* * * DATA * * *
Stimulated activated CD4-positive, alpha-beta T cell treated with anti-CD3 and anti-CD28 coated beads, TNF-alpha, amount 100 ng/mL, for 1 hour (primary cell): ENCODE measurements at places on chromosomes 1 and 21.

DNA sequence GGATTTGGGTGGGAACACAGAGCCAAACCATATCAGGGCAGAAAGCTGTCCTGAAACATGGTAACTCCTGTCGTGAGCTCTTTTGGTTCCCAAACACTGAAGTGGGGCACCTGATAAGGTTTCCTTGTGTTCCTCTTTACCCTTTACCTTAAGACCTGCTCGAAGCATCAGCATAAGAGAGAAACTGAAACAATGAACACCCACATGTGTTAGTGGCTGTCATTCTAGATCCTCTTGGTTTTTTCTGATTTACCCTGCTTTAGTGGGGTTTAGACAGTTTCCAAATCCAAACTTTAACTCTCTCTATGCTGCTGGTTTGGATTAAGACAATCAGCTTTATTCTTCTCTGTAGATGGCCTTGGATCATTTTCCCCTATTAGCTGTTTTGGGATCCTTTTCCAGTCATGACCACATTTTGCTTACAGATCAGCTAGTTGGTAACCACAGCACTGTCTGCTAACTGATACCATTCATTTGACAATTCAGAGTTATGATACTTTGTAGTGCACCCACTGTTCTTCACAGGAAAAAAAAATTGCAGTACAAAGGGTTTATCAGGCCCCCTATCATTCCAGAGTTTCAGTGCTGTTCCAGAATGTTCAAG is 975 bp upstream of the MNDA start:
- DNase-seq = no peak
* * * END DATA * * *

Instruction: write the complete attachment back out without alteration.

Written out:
Stimulated activated CD4-positive, alpha-beta T cell treated with anti-CD3 and anti-CD28 coated beads, TNF-alpha, amount 100 ng/mL, for 1 hour (primary cell): ENCODE measurements at places on chromosomes 1 and 21.

DNA sequence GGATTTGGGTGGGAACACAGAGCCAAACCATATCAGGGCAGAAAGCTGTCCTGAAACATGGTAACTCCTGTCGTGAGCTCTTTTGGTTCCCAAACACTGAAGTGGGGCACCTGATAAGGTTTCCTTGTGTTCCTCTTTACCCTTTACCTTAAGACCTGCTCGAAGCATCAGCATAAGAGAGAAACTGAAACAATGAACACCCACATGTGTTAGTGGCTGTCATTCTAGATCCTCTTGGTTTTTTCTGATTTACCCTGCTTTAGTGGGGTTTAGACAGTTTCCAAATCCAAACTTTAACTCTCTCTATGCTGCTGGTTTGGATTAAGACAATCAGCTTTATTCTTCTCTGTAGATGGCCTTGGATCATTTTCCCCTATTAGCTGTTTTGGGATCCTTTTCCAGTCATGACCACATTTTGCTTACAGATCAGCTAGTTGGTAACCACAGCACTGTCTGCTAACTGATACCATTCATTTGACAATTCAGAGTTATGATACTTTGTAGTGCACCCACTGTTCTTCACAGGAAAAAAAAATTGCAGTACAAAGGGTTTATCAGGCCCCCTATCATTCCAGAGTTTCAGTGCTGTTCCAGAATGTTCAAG is 975 bp upstream of the MNDA start:
- DNase-seq = no peak